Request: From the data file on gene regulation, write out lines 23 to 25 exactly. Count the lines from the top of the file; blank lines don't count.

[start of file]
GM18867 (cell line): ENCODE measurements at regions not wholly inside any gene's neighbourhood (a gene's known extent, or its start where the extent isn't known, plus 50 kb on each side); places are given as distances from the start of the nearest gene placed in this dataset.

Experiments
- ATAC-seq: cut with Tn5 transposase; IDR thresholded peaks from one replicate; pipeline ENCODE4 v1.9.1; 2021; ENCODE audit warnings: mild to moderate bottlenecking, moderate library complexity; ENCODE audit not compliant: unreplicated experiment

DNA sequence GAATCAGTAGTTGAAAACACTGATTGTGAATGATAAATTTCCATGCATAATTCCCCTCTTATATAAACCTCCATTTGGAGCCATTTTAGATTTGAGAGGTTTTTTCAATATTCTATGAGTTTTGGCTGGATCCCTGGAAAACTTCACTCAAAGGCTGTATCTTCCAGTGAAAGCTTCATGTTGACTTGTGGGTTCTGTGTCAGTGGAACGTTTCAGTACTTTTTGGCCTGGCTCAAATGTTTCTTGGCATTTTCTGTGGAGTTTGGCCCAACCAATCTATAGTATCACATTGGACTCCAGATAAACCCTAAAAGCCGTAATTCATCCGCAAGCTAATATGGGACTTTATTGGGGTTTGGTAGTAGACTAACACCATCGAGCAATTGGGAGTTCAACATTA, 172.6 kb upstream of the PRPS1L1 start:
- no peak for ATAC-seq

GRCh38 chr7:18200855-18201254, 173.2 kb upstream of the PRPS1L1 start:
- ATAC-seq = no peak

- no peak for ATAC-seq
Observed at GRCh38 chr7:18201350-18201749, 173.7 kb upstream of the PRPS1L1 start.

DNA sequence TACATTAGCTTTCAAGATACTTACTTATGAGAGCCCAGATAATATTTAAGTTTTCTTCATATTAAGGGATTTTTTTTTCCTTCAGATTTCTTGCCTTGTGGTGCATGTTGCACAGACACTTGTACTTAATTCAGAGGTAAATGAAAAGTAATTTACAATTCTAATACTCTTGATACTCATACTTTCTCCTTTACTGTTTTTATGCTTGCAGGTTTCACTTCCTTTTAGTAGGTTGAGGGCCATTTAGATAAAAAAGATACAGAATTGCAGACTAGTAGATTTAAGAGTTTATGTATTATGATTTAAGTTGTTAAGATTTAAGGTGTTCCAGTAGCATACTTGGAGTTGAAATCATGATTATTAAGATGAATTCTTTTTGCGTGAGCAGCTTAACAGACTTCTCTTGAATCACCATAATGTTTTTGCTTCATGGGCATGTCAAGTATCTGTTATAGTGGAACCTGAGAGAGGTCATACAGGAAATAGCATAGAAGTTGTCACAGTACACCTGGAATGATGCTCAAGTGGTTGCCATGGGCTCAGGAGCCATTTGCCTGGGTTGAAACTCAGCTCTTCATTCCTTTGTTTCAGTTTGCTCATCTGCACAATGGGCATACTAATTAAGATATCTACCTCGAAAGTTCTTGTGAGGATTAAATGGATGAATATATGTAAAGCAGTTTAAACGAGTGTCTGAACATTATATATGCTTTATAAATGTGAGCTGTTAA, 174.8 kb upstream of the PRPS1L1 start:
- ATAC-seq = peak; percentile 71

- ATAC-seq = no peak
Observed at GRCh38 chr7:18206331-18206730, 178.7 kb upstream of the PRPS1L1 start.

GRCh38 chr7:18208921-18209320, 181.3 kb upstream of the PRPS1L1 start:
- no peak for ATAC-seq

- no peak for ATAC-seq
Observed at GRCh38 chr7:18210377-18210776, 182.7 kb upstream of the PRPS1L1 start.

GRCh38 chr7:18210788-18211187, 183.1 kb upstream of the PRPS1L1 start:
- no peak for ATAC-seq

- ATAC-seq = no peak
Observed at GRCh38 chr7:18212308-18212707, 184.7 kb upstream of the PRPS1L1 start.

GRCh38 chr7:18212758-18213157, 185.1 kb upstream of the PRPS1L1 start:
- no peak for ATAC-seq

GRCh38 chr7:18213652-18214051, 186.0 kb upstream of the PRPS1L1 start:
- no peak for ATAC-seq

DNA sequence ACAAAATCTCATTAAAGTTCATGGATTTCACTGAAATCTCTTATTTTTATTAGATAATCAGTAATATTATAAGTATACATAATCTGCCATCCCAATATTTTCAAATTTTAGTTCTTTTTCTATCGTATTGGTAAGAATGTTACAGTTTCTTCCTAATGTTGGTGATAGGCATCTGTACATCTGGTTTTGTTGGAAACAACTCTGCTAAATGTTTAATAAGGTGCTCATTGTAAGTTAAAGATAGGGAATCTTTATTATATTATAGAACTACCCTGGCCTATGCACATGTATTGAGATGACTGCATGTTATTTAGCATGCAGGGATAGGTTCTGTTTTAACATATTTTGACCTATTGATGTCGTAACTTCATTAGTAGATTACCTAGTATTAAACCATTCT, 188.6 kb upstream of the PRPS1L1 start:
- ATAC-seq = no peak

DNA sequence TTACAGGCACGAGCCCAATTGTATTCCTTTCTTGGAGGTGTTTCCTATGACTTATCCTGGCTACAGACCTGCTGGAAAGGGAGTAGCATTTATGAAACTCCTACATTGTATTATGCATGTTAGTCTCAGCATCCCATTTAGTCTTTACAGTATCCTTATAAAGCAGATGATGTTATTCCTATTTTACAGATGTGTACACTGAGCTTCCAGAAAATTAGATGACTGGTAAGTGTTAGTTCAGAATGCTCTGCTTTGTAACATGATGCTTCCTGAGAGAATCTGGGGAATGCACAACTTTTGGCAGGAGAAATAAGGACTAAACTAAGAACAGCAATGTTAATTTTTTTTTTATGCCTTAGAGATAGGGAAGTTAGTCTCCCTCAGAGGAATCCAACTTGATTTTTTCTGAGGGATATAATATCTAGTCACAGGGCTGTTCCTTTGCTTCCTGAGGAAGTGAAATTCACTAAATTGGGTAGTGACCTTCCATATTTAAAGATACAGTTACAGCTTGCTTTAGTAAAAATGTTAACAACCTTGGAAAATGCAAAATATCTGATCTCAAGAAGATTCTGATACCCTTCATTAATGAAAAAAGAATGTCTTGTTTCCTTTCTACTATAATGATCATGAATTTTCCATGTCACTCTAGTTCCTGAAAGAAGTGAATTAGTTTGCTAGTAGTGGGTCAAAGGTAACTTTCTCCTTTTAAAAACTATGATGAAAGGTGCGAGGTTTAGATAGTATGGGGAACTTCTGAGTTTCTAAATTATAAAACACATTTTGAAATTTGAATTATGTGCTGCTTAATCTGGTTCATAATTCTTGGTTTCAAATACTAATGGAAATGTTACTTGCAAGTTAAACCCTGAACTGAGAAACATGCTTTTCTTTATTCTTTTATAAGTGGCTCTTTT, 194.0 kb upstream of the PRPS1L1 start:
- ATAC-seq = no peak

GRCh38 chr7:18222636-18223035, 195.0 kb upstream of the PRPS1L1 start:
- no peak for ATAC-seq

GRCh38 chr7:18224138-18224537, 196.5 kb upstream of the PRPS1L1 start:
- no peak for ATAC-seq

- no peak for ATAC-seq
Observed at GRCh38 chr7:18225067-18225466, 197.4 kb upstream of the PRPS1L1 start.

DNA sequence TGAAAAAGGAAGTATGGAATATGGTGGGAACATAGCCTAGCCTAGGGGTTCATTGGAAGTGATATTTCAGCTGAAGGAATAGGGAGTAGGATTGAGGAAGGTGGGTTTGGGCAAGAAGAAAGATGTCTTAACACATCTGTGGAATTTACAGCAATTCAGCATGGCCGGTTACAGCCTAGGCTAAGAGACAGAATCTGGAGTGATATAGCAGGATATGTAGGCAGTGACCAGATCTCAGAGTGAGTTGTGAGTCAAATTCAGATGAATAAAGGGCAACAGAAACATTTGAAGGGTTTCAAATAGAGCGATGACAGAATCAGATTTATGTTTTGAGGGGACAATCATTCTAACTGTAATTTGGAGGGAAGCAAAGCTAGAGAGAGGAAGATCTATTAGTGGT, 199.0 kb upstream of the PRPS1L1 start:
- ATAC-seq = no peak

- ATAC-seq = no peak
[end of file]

- no peak for ATAC-seq

GRCh38 chr7:18213652-18214051, 186.0 kb upstream of the PRPS1L1 start:
- no peak for ATAC-seq